Leo Schofield was Director of Sydney Festival from 1998 to 2001. For much of this time, he was simultaneously chair of the Sydney Symphony Orchestra, a newspaper columnist and director of both the Olympic and Paralympic arts festivals. No wonder they called him Mr Sydney. In this frank interview, conducted in the week of his 80th birthday, Leo describes orienting Sydney Festival towards ‘no guilt programming’ and his priority of pleasing a public increasingly willing to pay for the arts.
Please be advised that this interview contains strong language.
The nature of any festival hinges a lot on its particularities, physical and in terms of the culture of that city. Sydney is dichotomous in the sense that it’s both a metropolis, sophisticated metropolis, and a resort. I mean there are very few places you can think of in the world where world business goes on and where it’s got a London-Paris-New York-Sydney bracket of leading cities and, you know, just ten minutes from a beach. And people are walking around the city in thongs and shorts and others are in business suits. So it’s, I think, two types of city telescoped in Sydney and it gives it a unique atmosphere. It’s a summer festival.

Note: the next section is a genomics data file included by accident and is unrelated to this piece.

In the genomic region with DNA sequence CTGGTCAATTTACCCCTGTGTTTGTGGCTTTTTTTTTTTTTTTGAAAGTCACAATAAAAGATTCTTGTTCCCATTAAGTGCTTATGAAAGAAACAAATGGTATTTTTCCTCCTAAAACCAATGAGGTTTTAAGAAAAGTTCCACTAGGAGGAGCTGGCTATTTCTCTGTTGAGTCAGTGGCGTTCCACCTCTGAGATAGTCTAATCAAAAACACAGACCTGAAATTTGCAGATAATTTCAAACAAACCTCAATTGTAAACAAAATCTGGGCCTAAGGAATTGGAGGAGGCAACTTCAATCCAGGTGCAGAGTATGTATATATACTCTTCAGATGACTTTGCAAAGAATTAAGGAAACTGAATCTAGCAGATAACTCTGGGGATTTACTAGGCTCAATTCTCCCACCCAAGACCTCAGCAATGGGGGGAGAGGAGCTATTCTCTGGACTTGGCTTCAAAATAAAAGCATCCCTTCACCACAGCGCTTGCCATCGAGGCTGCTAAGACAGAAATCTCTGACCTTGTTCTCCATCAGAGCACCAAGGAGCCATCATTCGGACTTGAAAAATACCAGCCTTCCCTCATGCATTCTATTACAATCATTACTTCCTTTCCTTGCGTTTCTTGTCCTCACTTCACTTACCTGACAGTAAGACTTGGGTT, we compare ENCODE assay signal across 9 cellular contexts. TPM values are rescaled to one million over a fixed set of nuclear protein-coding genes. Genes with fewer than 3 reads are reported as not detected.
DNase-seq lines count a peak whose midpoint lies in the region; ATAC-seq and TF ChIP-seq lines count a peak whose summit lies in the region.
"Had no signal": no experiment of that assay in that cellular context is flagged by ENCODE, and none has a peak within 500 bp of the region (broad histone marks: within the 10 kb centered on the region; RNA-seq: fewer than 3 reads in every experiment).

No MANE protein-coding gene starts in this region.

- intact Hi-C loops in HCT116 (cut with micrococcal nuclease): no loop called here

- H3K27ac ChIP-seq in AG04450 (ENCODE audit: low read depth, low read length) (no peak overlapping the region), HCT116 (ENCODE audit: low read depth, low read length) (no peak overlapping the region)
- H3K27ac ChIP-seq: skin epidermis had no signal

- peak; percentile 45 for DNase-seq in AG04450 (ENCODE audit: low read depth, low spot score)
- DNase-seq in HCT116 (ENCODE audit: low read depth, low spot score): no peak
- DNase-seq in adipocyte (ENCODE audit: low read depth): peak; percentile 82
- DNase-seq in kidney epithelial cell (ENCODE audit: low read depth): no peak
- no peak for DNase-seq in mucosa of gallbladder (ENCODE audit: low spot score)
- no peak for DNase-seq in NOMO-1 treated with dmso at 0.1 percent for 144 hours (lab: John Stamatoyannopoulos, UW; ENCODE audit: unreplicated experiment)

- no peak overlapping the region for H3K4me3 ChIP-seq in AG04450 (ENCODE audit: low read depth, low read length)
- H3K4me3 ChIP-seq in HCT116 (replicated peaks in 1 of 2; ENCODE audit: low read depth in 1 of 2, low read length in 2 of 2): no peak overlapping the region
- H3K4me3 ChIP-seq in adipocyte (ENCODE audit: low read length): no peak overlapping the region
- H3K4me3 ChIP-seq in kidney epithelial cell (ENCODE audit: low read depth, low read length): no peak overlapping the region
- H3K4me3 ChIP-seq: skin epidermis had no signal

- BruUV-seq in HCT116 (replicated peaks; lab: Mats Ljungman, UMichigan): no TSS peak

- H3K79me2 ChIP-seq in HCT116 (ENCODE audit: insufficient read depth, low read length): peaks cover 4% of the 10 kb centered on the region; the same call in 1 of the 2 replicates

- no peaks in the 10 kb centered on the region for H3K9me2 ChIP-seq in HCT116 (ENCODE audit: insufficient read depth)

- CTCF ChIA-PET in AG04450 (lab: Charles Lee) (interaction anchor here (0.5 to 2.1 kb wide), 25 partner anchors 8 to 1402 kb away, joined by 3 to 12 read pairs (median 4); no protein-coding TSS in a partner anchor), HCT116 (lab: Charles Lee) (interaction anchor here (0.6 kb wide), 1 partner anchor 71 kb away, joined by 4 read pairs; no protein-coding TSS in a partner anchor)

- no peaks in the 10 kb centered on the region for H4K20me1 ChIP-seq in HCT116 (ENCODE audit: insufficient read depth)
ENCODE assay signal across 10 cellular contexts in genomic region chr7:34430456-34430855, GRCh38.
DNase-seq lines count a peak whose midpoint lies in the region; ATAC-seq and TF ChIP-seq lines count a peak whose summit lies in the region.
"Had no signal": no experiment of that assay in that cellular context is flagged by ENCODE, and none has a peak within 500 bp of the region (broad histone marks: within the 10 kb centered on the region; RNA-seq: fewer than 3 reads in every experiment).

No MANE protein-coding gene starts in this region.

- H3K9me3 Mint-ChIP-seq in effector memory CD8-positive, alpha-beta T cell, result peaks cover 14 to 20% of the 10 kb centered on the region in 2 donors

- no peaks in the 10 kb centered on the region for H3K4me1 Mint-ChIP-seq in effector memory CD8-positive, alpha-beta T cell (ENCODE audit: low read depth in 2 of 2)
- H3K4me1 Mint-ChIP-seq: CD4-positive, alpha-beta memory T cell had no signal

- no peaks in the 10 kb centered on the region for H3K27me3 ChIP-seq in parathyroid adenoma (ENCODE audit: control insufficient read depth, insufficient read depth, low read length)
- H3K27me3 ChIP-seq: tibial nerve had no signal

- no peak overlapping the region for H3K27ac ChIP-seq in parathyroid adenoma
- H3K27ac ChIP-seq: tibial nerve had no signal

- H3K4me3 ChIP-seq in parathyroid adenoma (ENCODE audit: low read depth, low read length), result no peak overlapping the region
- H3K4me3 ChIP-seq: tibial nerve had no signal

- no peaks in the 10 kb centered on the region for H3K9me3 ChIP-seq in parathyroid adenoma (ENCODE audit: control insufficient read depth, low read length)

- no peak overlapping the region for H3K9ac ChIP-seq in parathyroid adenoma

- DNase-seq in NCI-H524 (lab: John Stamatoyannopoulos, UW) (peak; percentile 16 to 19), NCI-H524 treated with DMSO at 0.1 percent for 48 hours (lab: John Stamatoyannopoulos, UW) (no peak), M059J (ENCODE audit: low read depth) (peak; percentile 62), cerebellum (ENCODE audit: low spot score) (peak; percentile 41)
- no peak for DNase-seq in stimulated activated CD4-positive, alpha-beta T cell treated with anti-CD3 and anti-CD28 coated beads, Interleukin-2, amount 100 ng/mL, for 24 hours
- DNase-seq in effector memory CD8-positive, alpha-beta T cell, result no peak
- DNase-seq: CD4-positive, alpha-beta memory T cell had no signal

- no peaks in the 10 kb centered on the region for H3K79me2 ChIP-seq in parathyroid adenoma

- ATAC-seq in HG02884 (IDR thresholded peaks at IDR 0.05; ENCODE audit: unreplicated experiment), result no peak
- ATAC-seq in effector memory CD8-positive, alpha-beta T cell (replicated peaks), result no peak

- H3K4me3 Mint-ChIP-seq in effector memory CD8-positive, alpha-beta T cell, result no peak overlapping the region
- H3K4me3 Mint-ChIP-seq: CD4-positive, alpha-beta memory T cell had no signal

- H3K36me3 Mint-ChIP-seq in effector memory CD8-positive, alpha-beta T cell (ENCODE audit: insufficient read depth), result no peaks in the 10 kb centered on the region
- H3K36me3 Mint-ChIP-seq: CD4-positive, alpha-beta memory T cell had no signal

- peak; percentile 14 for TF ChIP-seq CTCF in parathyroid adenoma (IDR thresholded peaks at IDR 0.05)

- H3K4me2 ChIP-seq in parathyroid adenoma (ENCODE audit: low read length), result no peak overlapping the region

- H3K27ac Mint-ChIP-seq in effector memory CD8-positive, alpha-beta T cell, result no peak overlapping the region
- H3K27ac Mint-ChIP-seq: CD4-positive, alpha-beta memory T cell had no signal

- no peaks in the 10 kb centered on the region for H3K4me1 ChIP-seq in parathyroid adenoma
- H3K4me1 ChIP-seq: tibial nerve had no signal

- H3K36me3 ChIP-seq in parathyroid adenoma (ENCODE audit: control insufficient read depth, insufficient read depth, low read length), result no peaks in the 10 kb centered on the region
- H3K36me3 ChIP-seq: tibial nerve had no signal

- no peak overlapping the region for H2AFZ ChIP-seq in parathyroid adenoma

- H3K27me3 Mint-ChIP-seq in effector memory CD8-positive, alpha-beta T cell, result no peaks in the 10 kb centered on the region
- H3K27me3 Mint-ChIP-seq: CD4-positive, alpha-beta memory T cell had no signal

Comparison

And also the other thing that has to be said is that I tried to bring it back to that ring that ran from the Domain around the forecourt of the Opera House and included the Opera House and then ‘round to the Sydney Theatre Company in Walsh Bay. And just concentrate it there. I’m not a big fan of the notion of taking it out to Parramatta because that becomes the Festival of Parramatta.
This interview is part of the City of Sydney’s oral history project, Sydney Festival through the eyes of its Directors, 1977-2016